Civil Relief Act provides legal provisions to service members
By Capt. Nicholas Mahanic, Legal Office
/ Published November 03, 2014
KEESLER AIR FORCE BASE, Miss. -- While working as a servicemember brings with it many sacrifices, it also comes with a number of benefits. Being aware of these benefits allows you to save a significant amount of money and hardship.
Congress passed the Service members Civil Relief Act in 2003. It provides a wide variety of legal protections for service members and their families. Below are just a few of the key provisions.
Relevant to members who are moving because of military orders, whether for a deployment or permanent change of station, the SCRA mandates that a landlord must permit a member to break his or her lease without penalty.
Termination of the lease is not automatic, however. First, the member must provide notice in writing and must provide their landlord with a copy of their orders.
Second, termination is not effective immediately. Rather, a lease may be terminated 30 days after the first date on which the next rent payment is due.
For example, if "Airman Snuffy" pays his rent on the first of the month, and gives notice of his PCS orders May 15, the lease is terminated on July 1. Since the next payment after notice is due June 1, and the lease does not terminate until 30 days later, he owes rent through the end of June.
You have to provide prompt, effective notice to your landlord or you may be stuck paying extra rent.
Also, note that the SCRA protections only apply to military members and their dependents. If you sign a lease with a non-military friend or a family member who is not a dependent, that person will remain bound by the lease and be subject to early termination fees and other costs.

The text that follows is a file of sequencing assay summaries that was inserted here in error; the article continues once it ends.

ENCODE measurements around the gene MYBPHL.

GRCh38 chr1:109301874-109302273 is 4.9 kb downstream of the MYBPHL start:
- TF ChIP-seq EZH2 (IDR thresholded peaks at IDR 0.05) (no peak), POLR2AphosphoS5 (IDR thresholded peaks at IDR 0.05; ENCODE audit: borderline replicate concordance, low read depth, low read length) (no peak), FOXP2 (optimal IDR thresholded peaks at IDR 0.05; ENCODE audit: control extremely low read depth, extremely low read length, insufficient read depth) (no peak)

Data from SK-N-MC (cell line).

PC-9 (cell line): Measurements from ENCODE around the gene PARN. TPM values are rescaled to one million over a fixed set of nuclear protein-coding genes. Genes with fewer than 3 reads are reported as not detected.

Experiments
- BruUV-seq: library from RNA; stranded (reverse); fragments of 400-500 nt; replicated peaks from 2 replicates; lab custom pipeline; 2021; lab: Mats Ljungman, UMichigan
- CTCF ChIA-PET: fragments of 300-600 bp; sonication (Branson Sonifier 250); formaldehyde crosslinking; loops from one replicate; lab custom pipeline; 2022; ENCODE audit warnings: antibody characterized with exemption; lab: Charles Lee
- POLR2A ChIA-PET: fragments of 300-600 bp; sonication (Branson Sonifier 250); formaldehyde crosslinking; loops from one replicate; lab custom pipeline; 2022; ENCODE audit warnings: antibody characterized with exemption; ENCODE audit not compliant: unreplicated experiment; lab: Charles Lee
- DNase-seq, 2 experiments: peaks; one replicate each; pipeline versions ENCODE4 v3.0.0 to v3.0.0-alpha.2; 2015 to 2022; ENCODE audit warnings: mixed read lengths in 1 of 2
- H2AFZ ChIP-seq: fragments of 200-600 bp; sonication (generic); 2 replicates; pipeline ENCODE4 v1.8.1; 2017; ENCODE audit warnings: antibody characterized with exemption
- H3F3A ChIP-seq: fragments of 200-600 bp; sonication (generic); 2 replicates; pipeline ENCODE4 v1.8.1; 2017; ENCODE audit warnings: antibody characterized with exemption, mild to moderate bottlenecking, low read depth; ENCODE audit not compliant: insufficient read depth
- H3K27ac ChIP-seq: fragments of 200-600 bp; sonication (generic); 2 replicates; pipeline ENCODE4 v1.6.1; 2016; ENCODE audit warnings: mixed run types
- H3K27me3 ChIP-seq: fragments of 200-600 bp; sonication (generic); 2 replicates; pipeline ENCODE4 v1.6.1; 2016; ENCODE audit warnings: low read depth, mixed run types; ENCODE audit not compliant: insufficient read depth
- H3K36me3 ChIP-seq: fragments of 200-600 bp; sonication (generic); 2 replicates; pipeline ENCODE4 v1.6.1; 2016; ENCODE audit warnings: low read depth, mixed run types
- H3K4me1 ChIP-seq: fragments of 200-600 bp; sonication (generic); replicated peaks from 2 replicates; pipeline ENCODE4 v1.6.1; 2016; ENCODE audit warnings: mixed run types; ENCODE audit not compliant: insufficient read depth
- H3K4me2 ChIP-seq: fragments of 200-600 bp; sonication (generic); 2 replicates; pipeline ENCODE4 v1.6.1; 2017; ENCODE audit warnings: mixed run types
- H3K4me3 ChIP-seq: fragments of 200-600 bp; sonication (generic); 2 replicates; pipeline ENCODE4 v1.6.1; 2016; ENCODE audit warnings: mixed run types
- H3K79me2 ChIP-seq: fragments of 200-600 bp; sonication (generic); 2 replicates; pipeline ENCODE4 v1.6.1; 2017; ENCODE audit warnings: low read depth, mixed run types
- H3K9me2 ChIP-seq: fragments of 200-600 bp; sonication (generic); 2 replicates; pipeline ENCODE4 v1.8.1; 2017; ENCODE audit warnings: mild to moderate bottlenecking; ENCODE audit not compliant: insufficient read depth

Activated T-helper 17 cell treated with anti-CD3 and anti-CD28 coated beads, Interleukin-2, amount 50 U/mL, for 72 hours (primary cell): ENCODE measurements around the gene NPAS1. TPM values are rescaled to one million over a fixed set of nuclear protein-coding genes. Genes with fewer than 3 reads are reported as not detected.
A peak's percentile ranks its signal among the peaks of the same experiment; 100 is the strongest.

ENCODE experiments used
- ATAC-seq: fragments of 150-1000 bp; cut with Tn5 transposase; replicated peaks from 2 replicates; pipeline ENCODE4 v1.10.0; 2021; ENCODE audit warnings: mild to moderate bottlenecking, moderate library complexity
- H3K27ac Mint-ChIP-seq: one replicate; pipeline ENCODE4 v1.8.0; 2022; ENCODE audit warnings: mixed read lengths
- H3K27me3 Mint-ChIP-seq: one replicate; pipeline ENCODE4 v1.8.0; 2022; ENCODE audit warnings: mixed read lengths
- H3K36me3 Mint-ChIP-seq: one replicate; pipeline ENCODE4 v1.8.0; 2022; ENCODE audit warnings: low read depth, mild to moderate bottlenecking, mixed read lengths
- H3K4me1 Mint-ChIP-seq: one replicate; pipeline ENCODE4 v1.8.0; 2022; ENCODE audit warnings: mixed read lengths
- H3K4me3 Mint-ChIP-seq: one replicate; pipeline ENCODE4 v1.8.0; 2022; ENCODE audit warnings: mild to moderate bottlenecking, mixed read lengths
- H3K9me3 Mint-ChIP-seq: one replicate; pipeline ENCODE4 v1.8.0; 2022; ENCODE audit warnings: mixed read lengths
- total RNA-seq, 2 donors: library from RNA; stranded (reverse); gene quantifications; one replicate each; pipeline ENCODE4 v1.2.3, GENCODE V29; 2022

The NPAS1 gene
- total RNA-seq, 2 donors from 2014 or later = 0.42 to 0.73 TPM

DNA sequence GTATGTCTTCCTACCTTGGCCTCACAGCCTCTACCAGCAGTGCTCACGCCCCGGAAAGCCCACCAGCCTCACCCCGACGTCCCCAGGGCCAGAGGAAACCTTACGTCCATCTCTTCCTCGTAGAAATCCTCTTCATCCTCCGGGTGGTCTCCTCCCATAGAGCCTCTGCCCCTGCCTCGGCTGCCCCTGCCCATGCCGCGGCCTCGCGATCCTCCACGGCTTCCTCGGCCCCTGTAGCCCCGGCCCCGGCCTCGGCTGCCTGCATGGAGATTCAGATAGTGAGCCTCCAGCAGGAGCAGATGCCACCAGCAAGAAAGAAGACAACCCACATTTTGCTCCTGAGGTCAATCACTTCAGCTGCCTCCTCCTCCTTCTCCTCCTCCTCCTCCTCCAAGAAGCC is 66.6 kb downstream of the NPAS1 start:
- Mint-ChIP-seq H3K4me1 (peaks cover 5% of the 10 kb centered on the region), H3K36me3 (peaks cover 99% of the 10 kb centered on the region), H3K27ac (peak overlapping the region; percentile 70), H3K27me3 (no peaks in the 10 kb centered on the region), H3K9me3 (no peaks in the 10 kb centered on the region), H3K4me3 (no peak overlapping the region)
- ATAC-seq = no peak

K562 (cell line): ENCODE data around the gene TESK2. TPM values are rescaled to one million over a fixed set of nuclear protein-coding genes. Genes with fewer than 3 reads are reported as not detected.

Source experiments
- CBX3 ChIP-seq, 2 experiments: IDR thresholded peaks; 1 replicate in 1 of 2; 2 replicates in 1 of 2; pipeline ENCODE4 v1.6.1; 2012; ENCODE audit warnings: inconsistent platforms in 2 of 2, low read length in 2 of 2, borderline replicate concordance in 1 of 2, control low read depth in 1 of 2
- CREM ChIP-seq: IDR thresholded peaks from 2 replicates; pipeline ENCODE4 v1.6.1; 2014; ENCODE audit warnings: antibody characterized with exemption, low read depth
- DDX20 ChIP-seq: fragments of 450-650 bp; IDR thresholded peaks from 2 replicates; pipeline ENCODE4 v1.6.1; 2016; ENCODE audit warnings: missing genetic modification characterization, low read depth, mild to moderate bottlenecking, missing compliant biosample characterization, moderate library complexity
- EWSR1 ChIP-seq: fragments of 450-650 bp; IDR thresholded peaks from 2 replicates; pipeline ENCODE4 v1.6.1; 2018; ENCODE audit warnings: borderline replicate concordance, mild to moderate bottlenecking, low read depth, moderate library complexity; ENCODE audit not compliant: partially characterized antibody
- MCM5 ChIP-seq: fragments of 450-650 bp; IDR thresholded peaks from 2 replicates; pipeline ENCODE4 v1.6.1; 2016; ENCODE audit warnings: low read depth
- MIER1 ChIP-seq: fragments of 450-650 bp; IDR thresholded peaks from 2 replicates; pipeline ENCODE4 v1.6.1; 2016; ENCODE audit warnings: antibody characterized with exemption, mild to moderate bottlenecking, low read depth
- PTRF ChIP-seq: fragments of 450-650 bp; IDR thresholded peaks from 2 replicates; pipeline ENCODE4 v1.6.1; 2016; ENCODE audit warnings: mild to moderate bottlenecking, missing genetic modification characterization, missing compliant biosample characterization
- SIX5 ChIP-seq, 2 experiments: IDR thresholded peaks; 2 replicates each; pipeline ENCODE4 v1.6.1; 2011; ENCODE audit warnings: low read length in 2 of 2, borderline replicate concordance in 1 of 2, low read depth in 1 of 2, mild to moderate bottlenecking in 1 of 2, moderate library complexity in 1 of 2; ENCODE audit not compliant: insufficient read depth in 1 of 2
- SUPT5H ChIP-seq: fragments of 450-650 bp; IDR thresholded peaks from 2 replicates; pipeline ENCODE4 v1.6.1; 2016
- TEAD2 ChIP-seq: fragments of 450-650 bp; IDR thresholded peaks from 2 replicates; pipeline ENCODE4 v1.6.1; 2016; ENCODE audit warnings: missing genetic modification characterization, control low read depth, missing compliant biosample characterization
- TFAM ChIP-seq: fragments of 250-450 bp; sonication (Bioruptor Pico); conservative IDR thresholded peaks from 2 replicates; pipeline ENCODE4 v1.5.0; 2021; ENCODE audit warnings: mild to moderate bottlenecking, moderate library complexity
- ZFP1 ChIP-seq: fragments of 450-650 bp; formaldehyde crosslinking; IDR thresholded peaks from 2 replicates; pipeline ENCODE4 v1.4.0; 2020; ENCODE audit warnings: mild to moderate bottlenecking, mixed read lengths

For those of you who entered military service with prior debt, you may be able to take advantage of a significant reduction in interest rates.
Interest rates on loans -- including credit card debt, mortgages and student loans -- that were accrued prior to joining as an active duty military member may be reduced to a rate of no more than six percent. In order to qualify, you must send your creditor a copy of your orders and a letter requesting that the rate be reduced in accordance with the SCRA.
In addition, because of a new executive order, federal student loan servicers must automatically apply the rate cap without being asked to do so. However, you must still file a request with any servicer of a private loan.
STAYS IN PROCEEDINGS
Being in the military often means being away from home, whether you are a permanent party member stationed far from your home of record, or on a deployment in another country. As a result, defending a legal action brought against you can be very challenging.
Luckily, Congress recognized this fact and provided for a number of protections. First, in civil actions, including family law and custody matters, a military member has a right to postpone proceedings until they can properly appear to defend against it.
A court may stay proceedings on its own accord, or it must do so upon application by a member. In order to fulfill the latter condition, the member must submit a letter explaining why military service affects his or her ability to defend against an action and when he or she will be able to return to participate in the litigation.
Author's note: This article is not intended to replace seeking legal advice from an attorney. Walk-in legal assistance with an attorney is provided at the Sablich Center 2 p.m.-4 p.m., Mondays and 9 a.m.-11 a.m., Wednesdays.
For more information, call 228-376-8601.